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11. It was next contended by Mr. Baxi that the Chemical Analyser's certificate was not admissible in evidence inasmuch as the Assistant Chemical Analyser who has signed the certificate is not the Assistant Chemical Analyser to the Government of Gujarat. Relying upon our judgment in Criminal Appeal No. 424 of 1961, D/- 19-6-1962 (Guj), where we considered the provisions of Section 510 of the Code of Criminal Procedure, Mr. Baxi argued that the Chemical Analyser or the Assistant Chemical Analyser whose certificate is made admissible under Section 510, Cr.P.C. must be a Chemical Analyser or an Assistant Chemical Analyser to the Government of the State where the prosecution is launched and, therefore, the Assistant Chemical Analyser, who has signed (the certificate in this case, being the Assistant Chemical Analyser attached to the State of Maharashtra, the certificate was not admissible. Now the raid and the seizure of the bottles in this case took place on January 27, 1960. The certificate of the Assistant Chemical Analyser is dated March 22, 1960. The first respondent was arrested on May 11. 1960 and the chargesheet was submitted in this case on May 27, 1960. Relying upon these dates, Mr. Baxi contended that the prosecution in this case can be said to have been launched on the date when the charge-sheet was submitted i.e. May 27, 1960 or in any event on May 11, 1960, when the offence was registered. He contended that that being the position, the prosecution must be held to have been launched in the State of Gujarat and, therefore, any certificate by the Chemical Analyser or an Assistant Chemical Analyser to the Government of the State of Maharashtra cannot be said to be admissible under Section 510 of the Code. In our view, this contention is not correct. The prosecution can be said to have been launched on the date when the relevant Police Officer takes cognizance of the offence on information received by him. It is not correct to say that the prosecution commences only on the date when a complaint is filed in a Court of law. It is true that prosecution means alleging a person of some offence before a judicial authority; but that is not the only meaning of the word 'prosecution'. The prosecution only means a proceeding, whereby criminal law is set in motion against a person in respect of some offence. Therefore, the raid by the police officer of the first respondent's shop and the seizure of the battles from that shop were acts or proceedings whereby criminal law was set in motion. As observed in Salmond on Torts, 12th Edition, page 691, in a suit for malicious prosecution, the defendant must be the person who sets [the law in motion against the plaintiff and it would not. be necessary that he should be a party to the proceedings. Thus an action for malicious abuse of process will lie against a solicitor who in his client's name has set the law in motion against a plaintiff. It is not, therefore, always necessary for a prosecution to commence that a complaint must have been lodged before a judicial authority. When the police officer raided the first respondent's shop and seized the bottles, his acts in effect constituted a proceeding in reference to which the P.S.I. took various steps. Therefore, the prosecution must be said to have commenced from January 27, 1960. That proceeding was pending on the May 1, 1960, when the Bombay Reorganisation Act, 1960, came into force. By virtue of Section 92 of that Act, that proceeding came to be transferred to the new State. Consequently all that was done in that proceeding till then must be held to have been done with and under valid authority. Mr. Baxi however, contended that the proceeding contemplated by Section 92, must either mean a suit or a case or an appeal and that the acts of the P.S.I. on January, 27, 1960 cannot fall under anyone of these three categories. Sub-section (3) of Section 92 however provides that for the purposes of Section 92, 'proceeding' includes any case, suit or appeal. The definition set out in Sub-section (3) of Section 92 is an inclusiva definition. In any event, the word 'case' has a wider connotation than the words 'suit or appeal'. Under Sub-section (1) of Section 92, every proceeding pending immediately before the appointed day before a Court (other than a High Court), tribunal, authority or officer in any area which on that day falls within the Stajte of Maharashtra shall, if it is a proceeding relating exclusively to the transferred territory, stand transferred to the corresponding Court, tribunal, authority or officer in the State of Gujarat. It is clear from these provisions that the proceeding which commenced on January 27, 1960, In reference to which P.S.I. Patel took various steps viz., raiding the first respondent's shop, seizing the bottles, sending sample bottles to the Chemical Analyser for his analysis etc. amounted to a case within the meaning of Sub-section (3), which stood transferred to the corresponding officer of the State of Gujarat on bifurcation. The Assistant Chemical Analyser who on a requisition made by P.S.I. Patel analysed the sample bottles and made his report as he was an officer competent to make the report as he was an officer attached to the Government of the State of Bombay as it then was, within whose territory the proceeding commenced on January, 27, 1960. It was within the territory of the State of Bombay, as it then was, in which the prosecution was launched and, therefore, the report of such a Chemical Analyser, though he became attached to the Government of the State of Maharashtra after bifurcation, was admissible under Section 510(1) of the Code of Criminal Procedure.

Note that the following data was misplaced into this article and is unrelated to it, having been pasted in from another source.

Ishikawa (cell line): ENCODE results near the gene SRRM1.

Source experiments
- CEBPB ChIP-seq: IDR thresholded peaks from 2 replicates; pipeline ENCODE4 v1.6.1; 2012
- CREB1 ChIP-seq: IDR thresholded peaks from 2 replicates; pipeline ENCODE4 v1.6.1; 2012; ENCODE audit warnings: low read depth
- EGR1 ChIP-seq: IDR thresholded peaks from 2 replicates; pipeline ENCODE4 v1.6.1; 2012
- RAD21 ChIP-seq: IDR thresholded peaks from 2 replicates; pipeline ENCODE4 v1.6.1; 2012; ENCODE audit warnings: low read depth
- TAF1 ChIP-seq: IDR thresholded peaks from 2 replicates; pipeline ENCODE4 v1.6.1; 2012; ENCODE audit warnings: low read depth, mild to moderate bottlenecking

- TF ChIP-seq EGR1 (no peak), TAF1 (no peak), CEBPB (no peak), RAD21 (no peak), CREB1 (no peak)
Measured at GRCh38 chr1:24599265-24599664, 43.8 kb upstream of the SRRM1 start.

12. The last contention urged by Mr. Baxi was that the certificate, Ex. 2, does not contain any reasons for the conclusion set out therein; nor does it refer to any of the tests carried out by the Assistant Chemical Analyser; nor does it give any factual date as to the analysis made by the Assistant Chemical Analyser and therefore, no probative value can be given to it and the burden of proof to establish that the contents of the sample bottles were prohibited liquor being exclusively upon the prosecution, if no probative value is attached to the certificate, then in that event the prosecution can be said to have failed to prove its case against the first respondent. In support of this contention, Mr. Baxi relied upon the decision of Bhagwati J. in Suleman Usman Memon v. State of Gujarat 0043/1961 : AIR1961Guj120 . That decision has since then been considered on two occasions, viz., in Criminal Appeal No. 49 of 1961, D/- 30-10-1961 (GuJ) and Criminal Appeal No. 407 of 1961 D/- 27-2-1962 (Guj) and also by my brother Divan in Criminal Revn. Appln. Wo. 544 of 1961, D/- 3-5-1962 (Guj). Three principles emerge from these decisions, viz.: